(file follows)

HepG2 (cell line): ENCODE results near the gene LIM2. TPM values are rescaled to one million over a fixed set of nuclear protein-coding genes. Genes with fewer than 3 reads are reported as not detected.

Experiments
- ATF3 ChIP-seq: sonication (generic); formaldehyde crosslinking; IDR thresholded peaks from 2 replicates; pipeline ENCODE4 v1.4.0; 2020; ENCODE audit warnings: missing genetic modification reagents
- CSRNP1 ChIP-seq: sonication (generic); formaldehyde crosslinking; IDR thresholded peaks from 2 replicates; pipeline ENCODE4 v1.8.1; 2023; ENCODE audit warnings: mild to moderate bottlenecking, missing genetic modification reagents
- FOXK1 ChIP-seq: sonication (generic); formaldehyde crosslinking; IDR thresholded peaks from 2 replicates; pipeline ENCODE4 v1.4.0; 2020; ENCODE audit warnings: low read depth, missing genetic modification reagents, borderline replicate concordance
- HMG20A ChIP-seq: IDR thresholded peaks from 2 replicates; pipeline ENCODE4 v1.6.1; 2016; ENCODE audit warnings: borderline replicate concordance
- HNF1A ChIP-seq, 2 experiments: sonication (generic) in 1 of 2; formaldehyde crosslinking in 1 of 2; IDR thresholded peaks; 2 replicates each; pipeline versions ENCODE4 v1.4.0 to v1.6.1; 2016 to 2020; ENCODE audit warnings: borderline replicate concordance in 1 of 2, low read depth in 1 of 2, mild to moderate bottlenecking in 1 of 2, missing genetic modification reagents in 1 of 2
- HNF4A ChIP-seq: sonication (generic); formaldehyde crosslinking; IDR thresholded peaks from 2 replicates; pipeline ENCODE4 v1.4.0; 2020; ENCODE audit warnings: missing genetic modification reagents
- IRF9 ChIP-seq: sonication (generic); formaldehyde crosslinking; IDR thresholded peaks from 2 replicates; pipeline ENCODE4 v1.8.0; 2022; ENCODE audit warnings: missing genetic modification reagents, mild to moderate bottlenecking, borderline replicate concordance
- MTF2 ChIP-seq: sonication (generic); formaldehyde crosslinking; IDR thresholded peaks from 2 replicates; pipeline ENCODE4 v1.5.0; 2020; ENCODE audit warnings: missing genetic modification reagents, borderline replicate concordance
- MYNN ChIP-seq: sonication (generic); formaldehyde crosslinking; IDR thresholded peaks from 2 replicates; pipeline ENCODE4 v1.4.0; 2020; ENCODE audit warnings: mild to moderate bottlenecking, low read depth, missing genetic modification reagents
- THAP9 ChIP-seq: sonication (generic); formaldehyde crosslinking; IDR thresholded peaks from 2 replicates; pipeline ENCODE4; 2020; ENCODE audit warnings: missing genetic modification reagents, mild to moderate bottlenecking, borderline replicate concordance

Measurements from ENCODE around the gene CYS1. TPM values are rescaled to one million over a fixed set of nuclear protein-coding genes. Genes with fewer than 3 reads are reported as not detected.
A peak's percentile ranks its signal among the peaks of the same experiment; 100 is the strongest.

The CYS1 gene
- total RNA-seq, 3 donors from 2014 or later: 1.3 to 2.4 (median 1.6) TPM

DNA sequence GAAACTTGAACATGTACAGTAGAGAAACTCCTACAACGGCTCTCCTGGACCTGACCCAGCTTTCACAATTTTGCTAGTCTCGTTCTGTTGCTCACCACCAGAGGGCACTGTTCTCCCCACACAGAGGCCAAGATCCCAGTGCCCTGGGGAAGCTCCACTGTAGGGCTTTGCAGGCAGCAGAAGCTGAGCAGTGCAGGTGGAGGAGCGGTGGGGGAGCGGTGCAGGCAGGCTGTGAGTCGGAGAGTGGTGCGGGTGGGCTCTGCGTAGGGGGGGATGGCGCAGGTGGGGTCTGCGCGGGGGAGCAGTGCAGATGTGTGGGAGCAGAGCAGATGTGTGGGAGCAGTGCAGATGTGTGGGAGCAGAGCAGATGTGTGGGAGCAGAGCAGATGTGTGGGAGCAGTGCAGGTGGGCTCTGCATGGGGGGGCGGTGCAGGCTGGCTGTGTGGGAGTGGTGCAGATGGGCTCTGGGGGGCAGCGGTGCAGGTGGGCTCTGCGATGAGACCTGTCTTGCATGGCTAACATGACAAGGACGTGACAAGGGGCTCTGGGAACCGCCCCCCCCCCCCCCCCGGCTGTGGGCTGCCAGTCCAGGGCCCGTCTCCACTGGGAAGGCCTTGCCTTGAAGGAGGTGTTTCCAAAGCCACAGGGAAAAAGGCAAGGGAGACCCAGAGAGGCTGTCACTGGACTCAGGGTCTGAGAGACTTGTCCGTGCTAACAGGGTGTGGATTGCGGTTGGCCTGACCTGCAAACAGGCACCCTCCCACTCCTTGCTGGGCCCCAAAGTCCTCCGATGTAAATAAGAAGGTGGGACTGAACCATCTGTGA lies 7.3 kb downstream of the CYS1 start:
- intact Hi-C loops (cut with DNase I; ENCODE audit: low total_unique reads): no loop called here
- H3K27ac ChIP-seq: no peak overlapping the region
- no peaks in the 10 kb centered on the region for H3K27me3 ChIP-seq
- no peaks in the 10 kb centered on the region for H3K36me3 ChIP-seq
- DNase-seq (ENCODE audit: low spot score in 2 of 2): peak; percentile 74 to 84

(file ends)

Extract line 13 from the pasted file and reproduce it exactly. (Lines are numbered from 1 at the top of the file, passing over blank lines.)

Measurements from ENCODE around the gene CYS1. TPM values are rescaled to one million over a fixed set of nuclear protein-coding genes. Genes with fewer than 3 reads are reported as not detected.